This novel is based on some great concepts, but overall I don't think it did enough with them.
The premise is that the inhabitants of a post-apocalyptic future have the ability to communicate with the past, which creates alternate timelines that they can continue to communicate with. They can recruit people in these alternate timelines (which they call "stubs") to control drones in their present, including humanoids that they call "peripherals".
This seems like a setup to explore wealth inequality and imperialist exploitation - the stub would be labour-rich while the future is depopulated - and it does have an element of that. However, it is portrayed more as a hobby, an intellectual exercise to see if anything can be done to avoid the apocalypse in the stub by making advanced technology available to it. The action of the novel is incidental to the nature of the stub or its relationship to the future - an accidental witnessing of a murder which makes it a battleground between forces that are alien to it, over matters that don't concern it.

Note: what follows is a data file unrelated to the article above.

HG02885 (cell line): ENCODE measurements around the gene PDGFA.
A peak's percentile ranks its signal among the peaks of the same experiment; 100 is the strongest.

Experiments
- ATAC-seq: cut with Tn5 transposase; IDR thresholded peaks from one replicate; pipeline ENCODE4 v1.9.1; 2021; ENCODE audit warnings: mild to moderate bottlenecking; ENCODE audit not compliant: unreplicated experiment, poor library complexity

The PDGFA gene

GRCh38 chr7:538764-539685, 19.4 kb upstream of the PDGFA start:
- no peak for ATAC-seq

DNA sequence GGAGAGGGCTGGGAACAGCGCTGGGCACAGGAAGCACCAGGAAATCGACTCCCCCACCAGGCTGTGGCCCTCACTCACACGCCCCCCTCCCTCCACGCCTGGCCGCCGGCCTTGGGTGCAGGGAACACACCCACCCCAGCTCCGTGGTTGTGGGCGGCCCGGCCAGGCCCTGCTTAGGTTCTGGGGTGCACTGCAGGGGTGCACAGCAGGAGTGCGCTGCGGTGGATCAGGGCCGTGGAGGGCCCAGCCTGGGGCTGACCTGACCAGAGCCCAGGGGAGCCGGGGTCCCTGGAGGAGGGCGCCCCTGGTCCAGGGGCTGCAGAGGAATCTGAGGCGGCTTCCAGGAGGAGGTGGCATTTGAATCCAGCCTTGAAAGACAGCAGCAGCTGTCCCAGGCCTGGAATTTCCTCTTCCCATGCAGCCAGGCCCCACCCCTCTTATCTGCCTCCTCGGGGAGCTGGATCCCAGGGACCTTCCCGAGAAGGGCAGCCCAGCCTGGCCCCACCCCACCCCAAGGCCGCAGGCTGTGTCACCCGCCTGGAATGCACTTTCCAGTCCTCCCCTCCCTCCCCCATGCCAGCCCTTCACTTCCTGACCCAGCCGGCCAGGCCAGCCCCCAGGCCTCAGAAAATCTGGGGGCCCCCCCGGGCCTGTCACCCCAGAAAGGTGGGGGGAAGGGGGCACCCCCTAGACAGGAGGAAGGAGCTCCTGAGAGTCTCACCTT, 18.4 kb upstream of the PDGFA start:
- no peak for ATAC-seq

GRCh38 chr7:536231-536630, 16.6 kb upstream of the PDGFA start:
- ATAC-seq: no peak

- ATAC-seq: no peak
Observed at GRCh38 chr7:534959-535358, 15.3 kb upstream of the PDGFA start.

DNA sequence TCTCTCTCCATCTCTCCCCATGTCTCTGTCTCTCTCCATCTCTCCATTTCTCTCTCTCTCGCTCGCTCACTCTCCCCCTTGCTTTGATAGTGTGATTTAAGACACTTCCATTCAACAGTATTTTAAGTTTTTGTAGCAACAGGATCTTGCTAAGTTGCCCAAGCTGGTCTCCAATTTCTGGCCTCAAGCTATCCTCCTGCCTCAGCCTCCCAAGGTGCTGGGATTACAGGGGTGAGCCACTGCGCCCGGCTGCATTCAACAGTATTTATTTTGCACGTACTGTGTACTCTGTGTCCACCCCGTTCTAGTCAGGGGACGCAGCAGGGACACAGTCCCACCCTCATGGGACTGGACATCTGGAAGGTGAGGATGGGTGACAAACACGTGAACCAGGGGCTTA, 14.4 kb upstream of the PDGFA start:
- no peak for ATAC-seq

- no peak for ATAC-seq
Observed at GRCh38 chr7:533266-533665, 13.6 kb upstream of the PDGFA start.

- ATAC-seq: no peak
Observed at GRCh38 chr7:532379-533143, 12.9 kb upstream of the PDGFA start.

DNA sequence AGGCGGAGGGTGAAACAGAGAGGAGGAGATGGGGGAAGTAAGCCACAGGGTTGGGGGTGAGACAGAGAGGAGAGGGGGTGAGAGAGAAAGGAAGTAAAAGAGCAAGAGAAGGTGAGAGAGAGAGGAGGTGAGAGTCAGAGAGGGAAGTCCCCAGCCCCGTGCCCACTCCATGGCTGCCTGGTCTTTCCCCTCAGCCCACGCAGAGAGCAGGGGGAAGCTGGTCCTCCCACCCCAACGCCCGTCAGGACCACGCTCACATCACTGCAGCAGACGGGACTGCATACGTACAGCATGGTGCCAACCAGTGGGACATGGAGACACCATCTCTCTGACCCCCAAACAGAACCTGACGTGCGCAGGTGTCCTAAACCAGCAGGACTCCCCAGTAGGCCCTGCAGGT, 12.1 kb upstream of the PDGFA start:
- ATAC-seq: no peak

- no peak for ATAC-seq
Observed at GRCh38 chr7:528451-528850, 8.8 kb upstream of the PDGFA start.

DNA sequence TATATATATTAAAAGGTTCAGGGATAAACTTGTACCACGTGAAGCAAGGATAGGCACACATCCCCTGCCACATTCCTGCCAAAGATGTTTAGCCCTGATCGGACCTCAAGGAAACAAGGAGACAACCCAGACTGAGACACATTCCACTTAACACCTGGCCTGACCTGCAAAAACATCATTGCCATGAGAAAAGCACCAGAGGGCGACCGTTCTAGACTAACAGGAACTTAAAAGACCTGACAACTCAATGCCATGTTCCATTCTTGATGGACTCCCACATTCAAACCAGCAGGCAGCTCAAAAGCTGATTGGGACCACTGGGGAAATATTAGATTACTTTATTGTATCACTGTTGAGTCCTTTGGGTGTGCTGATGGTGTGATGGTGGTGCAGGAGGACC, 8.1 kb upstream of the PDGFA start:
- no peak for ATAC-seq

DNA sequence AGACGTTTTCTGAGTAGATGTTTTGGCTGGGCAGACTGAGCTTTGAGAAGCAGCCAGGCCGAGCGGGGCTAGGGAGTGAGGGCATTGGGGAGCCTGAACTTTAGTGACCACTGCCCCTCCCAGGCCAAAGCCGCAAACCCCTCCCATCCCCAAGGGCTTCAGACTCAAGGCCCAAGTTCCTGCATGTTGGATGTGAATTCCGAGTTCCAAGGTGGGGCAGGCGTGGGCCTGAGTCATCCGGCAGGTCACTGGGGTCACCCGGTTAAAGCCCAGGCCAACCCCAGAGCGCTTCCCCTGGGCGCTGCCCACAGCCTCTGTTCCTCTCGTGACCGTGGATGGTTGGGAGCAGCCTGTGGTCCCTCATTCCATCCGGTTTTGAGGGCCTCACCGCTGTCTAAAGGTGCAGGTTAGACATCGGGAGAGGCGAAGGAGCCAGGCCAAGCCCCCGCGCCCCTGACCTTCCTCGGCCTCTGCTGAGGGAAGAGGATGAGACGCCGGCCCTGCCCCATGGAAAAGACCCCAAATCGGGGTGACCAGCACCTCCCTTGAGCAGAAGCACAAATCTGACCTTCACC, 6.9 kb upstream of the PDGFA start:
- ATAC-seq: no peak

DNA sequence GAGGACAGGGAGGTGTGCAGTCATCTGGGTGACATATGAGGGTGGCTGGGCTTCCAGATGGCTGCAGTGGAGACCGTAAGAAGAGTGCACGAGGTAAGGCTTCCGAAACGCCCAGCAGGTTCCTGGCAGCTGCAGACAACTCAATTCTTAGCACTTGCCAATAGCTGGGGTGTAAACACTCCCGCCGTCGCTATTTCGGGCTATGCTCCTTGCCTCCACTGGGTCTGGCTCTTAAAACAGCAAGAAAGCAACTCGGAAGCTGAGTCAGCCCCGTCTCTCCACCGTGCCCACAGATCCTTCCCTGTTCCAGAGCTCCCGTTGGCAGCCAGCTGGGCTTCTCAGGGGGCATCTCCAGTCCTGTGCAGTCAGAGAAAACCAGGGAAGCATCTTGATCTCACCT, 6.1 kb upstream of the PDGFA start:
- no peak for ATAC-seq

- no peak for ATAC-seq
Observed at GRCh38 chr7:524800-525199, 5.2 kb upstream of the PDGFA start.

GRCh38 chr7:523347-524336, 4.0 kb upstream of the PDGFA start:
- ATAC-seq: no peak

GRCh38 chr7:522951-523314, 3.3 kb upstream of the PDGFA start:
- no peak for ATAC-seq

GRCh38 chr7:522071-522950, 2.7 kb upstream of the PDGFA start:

In the end, this rich-man's fancy is unambiguously beneficial to the people living in the stub, and that's where it's left. Yay billionaire philanthropy, I guess.
I also found it quite difficult to follow what was going on initially. It starts out with one of my pet-peeves - a "game" that does not seem like something that an experienced gamer such as the protagonist would plausibly find entertaining: flying a drone around and bumping other drones out of the way for some unspecified reason. The TV show does much better with this by having the neural control tech for peripherals available in the stub from the beginning, and having it used in a way that could plausibly be an action-adventure game. But, this isn't a review of the TV show :P